Sibling, yoga

Emotional Responses

Photo of the book Autistics on Autism by Kerry Magro

I have not sat down to write for a few months. The last post on Advocacy Without Getting Angry has summed it up well. For Autism Awareness/Acceptance/Access month, I just finished Kerry Margo’s book Autistics on Autism. Every teacher, professional, or person that is affiliated in the autism community really needs to read this. I would have finished it sooner had I not gotten angry after reading some of the stories. Why are people choosing to work with and in the autism community, assholes? I hope people in the medical community, direct service, and education repeat after me- you do not have a crystal ball, be a decent human, and treat others like a human. Thats it. Apparently this is a hard ask.

My brother was case in point. New York state neglected him to the point of organ failure. He would flinch and block his face if you walked up to him the wrong way indicated that he was hit at some point. They will continue to deny that there was no wrong doing however his organs, behavior, and weight told a different story. Navigating PTSD with nonverbal autism has been a challenge.

I was asked to write an article for the International Association of Yoga Therapists. Apparently, I am a unicorn in this space. There are not many of us working as yoga therapist with the developmentally disabled. I would argue that you can be a decent human and not cause harm to any other human without being a yogi. If you find that you are not being a decent human, find another job.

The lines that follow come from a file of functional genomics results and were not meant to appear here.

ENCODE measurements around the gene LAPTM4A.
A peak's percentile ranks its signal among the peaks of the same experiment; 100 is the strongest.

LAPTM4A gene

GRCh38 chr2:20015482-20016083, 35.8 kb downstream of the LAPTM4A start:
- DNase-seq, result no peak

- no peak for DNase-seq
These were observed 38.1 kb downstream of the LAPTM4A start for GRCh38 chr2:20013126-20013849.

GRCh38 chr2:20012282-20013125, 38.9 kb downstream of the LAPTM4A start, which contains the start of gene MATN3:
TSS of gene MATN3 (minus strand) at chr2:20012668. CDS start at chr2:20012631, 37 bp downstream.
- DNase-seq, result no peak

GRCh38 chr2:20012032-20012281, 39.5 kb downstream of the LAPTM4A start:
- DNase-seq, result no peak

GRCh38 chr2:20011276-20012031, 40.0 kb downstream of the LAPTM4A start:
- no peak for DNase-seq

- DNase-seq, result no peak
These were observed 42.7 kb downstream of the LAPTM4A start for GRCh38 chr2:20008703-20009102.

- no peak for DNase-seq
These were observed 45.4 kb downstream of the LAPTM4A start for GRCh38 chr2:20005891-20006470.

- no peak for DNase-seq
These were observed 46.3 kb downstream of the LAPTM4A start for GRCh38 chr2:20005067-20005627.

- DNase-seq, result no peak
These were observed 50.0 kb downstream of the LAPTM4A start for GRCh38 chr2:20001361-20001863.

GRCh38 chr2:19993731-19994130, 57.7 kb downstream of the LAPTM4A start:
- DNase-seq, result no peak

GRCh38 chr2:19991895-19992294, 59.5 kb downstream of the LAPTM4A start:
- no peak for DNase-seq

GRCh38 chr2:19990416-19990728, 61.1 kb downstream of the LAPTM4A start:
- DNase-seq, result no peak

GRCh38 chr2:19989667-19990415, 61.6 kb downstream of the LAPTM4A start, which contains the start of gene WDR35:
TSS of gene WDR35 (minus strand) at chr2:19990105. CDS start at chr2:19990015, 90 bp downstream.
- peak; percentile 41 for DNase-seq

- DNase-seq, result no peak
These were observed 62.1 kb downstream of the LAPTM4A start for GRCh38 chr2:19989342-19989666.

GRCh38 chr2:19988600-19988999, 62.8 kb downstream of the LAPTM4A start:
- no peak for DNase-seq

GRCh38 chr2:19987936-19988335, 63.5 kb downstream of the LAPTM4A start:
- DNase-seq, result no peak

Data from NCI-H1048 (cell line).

I was doing a presentation to a local leadership program as part of their health care day and I had an occupational therapy student with me. I was supposed to be talking about yoga therapy and the conversation drifted into disability rights. Sorry, not sorry. I applaud the gentlemen who asked the hard question. “How do we interact with those people or kids in the community?” We will work on his choice words later. My response is you just say hello and from a place of kindness. We got in the car later and my student asked who the audience was. I replied that these are our future leaders of this area. She had serious concerns and opened her eyes to the frustration I have every day.

When I give these responses and talks, I really try not to sound sarcastic. It truly is frustration. I then go to places like Rise and Nyes in the community and realize I am not alone in advocacy. Gives me a sense of hope for this community.

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